QUEENS, N.Y. — Sitting across from him, one of his perpetually burning Marlboros irritating the edges of my nose, I realized: It's easy to underestimate Denis Leary. • Not as a man, of course. A 30-year career perfecting his image in stand-up comedy, TV and film as the ultimate macho wiseacre takes care of that. This is the guy who named a chapter in his new book "Autism, Shmautism." He's the show biz equivalent of a guy begging for challengers in a barroom arm wrestling contest. . • Last May I wedged myself into the cramped dining booth of his bustling trailer on the set of his firefighter dramedy, Rescue Me. He kicked back in a tangerine T-shirt, flyaway blond hair lending a bit of celebrity glamor. He looked every bit the cynical working man he plays on TV, and years younger than his actual age, 51. • Watching him talk up his new book of populist wisecracks, Why We Suck, it was easy to forget this was also a guy nominated four times for an Emmy and twice for a Golden Globe. • The facade may fall this year, as FX prepares to air 22 straight episodes of Leary's in-your-face show at a time when it has never been stronger, or more serious.
Liver cancer, 9/11 conspiracy theories, survivor's guilt and the world's anger at America's wars serve as bitter centerpieces for a powerhouse fifth season delayed nearly 18 months by last year's Hollywood writers strike.
To grab the public's attention, Leary will embark on his first stand-up comedy tour in a decade. It's a Rescue Me-themed outing, complete with clips from the new season, routines from fellow comics-turned-co-stars Adam Ferrara and Lenny Clarke, and a live band. The show hits Ruth Eckerd Hall in Clearwater on April 21.
The postponement also means Leary and I will have spoken three times in three different cities about the new season — including the May 2008 visit to Rescue Me's production in a well-manicured Queens neighborhood.
"Love, life, sex and death . . . those are the four things that the show is about," Leary said, "especially the two things that are really in the midst of that — love and death." The show started with 9/11, he said, but it's really about continuing forward. "These firefighters are always trying to have the one thing (love) to stave off the other thing (death)."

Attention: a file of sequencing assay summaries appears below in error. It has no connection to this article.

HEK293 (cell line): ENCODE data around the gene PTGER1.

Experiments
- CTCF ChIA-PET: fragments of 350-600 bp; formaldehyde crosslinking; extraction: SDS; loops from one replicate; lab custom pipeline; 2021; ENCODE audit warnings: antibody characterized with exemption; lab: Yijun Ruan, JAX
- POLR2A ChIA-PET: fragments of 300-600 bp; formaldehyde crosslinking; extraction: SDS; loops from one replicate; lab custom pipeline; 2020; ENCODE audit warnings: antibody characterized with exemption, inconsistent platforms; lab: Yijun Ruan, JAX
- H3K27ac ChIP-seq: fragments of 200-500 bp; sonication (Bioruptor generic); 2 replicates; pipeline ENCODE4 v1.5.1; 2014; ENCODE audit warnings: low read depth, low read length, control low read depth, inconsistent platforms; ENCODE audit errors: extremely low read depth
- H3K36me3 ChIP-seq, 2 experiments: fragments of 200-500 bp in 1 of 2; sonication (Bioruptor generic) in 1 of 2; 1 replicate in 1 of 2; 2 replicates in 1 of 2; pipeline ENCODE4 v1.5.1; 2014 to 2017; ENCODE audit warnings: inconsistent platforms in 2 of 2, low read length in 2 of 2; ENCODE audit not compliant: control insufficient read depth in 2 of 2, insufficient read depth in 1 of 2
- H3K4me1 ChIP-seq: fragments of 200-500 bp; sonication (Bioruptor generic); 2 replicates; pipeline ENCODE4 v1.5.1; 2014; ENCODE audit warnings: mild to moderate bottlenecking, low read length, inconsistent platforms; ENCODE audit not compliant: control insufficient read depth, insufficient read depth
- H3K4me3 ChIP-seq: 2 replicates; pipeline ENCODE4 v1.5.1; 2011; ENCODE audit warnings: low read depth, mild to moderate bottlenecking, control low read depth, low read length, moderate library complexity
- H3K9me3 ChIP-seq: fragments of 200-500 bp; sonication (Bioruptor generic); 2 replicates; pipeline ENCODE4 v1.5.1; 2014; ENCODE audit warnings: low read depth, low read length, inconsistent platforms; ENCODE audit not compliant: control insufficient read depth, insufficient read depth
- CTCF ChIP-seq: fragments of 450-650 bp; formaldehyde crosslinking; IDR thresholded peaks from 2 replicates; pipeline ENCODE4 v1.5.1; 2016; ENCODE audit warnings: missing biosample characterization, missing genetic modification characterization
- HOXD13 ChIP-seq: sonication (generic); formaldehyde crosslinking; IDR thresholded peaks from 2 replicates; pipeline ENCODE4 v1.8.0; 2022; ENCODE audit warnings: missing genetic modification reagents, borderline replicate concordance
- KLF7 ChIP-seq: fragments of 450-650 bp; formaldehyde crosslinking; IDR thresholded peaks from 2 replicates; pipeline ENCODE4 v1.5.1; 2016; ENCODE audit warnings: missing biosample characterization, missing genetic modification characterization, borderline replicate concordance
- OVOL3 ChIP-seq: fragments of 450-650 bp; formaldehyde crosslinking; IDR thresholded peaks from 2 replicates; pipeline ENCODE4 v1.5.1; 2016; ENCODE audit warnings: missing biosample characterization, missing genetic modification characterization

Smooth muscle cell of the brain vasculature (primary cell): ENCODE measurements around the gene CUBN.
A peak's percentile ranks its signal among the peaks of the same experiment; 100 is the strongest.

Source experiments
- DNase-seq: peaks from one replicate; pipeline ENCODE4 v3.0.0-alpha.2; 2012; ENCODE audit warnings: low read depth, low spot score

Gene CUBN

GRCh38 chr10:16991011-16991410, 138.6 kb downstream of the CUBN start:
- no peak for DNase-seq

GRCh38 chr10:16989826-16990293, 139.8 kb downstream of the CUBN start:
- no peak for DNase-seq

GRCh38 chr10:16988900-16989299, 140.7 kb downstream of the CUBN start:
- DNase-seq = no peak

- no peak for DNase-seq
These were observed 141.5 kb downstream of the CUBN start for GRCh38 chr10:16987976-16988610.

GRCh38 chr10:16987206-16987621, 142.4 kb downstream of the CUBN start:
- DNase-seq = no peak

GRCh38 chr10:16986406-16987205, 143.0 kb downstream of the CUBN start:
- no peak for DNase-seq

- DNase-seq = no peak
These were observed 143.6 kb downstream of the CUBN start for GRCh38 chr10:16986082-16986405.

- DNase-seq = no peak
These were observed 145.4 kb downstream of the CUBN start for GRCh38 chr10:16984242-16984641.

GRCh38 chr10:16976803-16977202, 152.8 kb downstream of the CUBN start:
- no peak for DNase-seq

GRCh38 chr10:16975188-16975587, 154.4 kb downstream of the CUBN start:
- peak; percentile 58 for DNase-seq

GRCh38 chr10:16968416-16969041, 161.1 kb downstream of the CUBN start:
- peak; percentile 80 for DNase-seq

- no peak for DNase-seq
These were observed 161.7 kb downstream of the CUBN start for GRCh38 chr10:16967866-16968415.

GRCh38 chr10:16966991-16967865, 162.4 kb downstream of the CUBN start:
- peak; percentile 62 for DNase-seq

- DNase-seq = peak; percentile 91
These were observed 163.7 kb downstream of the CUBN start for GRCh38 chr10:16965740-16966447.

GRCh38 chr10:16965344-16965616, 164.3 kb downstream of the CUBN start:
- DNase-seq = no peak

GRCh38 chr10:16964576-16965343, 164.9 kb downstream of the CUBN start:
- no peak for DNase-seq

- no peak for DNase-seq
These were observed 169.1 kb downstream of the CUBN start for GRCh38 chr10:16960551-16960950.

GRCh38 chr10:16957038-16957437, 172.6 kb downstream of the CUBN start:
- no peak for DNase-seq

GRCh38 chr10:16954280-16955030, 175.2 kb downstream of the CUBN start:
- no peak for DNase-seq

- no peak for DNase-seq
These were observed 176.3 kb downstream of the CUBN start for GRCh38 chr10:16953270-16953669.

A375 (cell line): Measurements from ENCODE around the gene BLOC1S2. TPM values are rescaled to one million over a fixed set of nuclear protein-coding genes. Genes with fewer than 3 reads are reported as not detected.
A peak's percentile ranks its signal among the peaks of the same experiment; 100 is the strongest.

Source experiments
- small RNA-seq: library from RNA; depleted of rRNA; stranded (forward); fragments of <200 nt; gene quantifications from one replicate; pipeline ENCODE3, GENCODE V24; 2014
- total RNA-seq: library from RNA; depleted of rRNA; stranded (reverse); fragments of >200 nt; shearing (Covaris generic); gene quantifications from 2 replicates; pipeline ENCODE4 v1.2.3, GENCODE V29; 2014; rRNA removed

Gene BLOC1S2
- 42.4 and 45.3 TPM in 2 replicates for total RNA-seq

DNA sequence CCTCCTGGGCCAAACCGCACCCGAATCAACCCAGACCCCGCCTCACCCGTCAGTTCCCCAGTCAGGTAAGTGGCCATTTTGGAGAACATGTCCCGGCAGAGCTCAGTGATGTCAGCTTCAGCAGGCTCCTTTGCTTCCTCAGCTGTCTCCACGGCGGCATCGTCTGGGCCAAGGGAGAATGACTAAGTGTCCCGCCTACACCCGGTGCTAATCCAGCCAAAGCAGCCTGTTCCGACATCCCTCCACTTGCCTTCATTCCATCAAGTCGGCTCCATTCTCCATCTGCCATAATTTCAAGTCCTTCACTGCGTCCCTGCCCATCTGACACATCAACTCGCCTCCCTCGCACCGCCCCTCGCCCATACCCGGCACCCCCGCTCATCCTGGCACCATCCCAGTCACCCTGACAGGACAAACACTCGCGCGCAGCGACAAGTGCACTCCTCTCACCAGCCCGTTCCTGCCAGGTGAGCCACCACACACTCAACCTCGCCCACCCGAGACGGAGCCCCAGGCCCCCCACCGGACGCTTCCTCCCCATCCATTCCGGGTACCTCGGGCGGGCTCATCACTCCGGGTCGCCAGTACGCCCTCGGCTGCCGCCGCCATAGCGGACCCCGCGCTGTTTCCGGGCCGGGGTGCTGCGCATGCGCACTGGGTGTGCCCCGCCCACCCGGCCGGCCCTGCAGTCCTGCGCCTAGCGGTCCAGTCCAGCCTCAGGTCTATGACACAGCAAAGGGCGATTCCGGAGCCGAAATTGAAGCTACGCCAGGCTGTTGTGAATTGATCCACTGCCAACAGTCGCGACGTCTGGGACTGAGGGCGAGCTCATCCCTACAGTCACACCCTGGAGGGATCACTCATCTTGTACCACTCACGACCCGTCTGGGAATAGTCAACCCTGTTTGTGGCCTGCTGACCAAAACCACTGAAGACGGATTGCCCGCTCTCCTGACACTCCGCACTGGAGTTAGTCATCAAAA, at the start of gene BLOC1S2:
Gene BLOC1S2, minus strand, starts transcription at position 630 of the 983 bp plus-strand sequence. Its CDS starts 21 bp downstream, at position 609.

That's when you realize: Somewhere along the line, while peddling jokes about chain smoking and sleeping around, Leary turned into a serious artist. Just don't tell his fans.
Centered on Leary's Tommy Gavin, a ferociously addicted firefighter who has regular visions of the cousin killed in the World Trade Center collapse, Rescue Me has always moved in the shadow of 9/11. Look closely, and you'll see how Leary and co-creator/partner Peter Tolan use the attacks as an unspoken motivation for damaged characters flailing through spasms of sex, lust and intoxication.
But this year, the ante rises: One firefighter copes with a cancer diagnosis he can't reveal, despite likely getting it from 9/11 cleanup. The L Word's Karina Lombard plays a French journalist assembling a 9/11 documentary who reveals Gavin's cousin died differently than the world believed.
Gavin himself confronts increasingly powerful visions of dead relatives and his ex-wife's surprise relationship with a wheelchair-using, pill-popping alpha male (Michael J. Fox).
And though it's not unusual for Leary to crib plot lines from his gonzo firefighter buddies, this season features a twist with origins closer to home: cast member Daniel Sunjata's passionate belief that the World Trade Center collapse was a government-led conspiracy.
"I think there's a criminal faction, within probably some mixture of the intelligence/government community, that carried out the attack," said Sunjata after a January press conference in Los Angeles, citing experts who think explosives destroyed the towers instead of the airplane collisions.
On the show, similar opinions expressed by Sunjata's character Franco Rivera start a brawl in the firehouse.
Clearly, anything can spark a story on Rescue Me — including Fox's willingness to play a man paralyzed from the waist down at a time when Parkinson's disease often turns his body into a mass of uncontrolled movements.
"He just sort of times his medications so that he's fairly still," said Leary, who has seen Fox use a similar strategy when they appear together at charity events. "It's got to be difficult, but he doesn't make a big thing out of it at all. He picked out his own wardrobe and had worked with a wheelchair. . . . He came loaded for bear to play this character."
This season, Fox will join ER alum Maura Tierney and Oscar nominee Charles Durning among Rescue Me's heavyweight guest stars, drawn in by the steady excellence of a show that hides its quality in fart jokes and sex talk — just like the firefighters it portrays.
"The overriding story of this series is men of action dealing with probably the most grievous moment of their lives and having to carry on," said Leary. "They don't want to admit what might be just below the surface. (Which) always makes me think, 'That's something we really ought to cover.' "
Eric Deggans can be reached at (727) 893-8521, email@example.com or at blogs.tampabay.com/media.